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The Interpreter Foundation is a nonprofit educational organization focused on the scriptures of The Church of Jesus Christ of Latter-day Saints (the Book of Mormon, the Pearl of Great Price, the Bible, and the Doctrine and Covenants), early LDS history, and related subjects. All publications in its journal, Interpreter: A Journal of Latter-day Saint Faith and Scholarship, are peer-reviewed and made available as free internet downloads or through at-cost print-on-demand services. Other posts on the website are not necessarily peer-reviewed, but are approved by Interpreter’s Executive Board.



Our goal is to increase understanding of scripture through careful scholarly investigation and analysis of the insights provided by a wide range of ancillary disciplines, including language, history, archaeology, literature, culture, ethnohistory, art, geography, law, politics, philosophy, statistics, etc. Interpreter will also publish articles advocating the authenticity and historicity of LDS scripture and the Restoration, along with scholarly responses to critics of the LDS faith. We hope to illuminate, by study and faith, the eternal spiritual message of the scriptures—that Jesus is the Christ.



Although the Board fully supports the goals and teachings of the Church, The Interpreter Foundation is an independent entity and is not owned, controlled by, or affiliated with The Church of Jesus Christ of Latter-day Saints or with Brigham Young University. All research and opinions provided on this site are the sole responsibility of their respective authors, and should not be interpreted as the opinions of the Board nor as official statements of LDS doctrine, belief, or practice.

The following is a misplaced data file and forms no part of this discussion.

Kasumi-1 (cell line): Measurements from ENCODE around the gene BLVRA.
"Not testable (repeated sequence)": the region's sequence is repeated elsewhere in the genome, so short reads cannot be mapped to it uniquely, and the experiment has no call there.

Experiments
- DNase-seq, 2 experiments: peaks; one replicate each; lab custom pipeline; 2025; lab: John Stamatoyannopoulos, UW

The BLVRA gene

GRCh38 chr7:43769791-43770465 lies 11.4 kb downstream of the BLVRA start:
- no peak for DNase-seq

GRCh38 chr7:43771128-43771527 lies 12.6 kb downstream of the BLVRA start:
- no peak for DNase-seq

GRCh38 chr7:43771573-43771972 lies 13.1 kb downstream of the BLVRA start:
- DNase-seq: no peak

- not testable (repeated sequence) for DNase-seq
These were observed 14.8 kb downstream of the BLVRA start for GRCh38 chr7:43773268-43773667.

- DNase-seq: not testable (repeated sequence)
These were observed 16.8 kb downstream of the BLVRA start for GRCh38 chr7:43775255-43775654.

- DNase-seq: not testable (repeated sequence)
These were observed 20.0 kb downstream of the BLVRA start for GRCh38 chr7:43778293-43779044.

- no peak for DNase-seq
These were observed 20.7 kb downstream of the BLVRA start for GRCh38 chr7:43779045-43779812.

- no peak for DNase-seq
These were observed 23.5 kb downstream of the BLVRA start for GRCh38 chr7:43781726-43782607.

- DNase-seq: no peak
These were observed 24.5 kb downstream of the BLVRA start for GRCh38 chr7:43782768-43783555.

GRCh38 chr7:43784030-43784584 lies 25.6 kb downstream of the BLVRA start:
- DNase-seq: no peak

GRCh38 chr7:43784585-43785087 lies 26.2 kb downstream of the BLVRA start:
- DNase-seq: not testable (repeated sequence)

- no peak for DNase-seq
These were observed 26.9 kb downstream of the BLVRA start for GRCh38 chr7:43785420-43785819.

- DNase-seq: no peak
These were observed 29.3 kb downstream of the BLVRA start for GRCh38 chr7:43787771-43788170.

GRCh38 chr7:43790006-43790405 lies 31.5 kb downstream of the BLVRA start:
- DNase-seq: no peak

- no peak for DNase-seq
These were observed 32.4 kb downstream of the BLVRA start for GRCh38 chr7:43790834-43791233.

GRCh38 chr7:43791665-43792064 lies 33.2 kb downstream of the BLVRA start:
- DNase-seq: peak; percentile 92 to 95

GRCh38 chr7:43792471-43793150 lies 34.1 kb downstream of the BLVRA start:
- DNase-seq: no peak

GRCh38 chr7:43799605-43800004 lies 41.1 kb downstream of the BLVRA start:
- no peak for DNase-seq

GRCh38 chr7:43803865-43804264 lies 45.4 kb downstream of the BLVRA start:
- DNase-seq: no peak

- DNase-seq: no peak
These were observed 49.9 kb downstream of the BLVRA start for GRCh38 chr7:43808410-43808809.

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The Interpreter Foundation is a nonprofit educational organization focused on the scriptures of The Church of Jesus Christ of Latter-day Saints (the Book of Mormon, the Pearl of Great Price, the Bible, and the Doctrine and Covenants), early LDS history, and related subjects. All publications in its journal, Interpreter: A Journal of Latter-day Saint Faith and Scholarship, are peer-reviewed and made available as free internet downloads or through at-cost print-on-demand services. Other posts on the website are not necessarily peer-reviewed, but are approved by Interpreter’s Executive Board.



Our goal is to increase understanding of scripture through careful scholarly investigation and analysis of the insights provided by a wide range of ancillary disciplines, including language, history, archaeology, literature, culture, ethnohistory, art, geography, law, politics, philosophy, statistics, etc. Interpreter will also publish articles advocating the authenticity and historicity of LDS scripture and the Restoration, along with scholarly responses to critics of the LDS faith. We hope to illuminate, by study and faith, the eternal spiritual message of the scriptures—that Jesus is the Christ.



Although the Board fully supports the goals and teachings of the Church, The Interpreter Foundation is an independent entity and is not owned, controlled by, or affiliated with The Church of Jesus Christ of Latter-day Saints or with Brigham Young University. All research and opinions provided on this site are the sole responsibility of their respective authors, and should not be interpreted as the opinions of the Board nor as official statements of LDS doctrine, belief, or practice.

    Verbal Punctuation in the Book of Mormon I: (And) Now

    Verbal Punctuation in the Book of Mormon I: (And) Now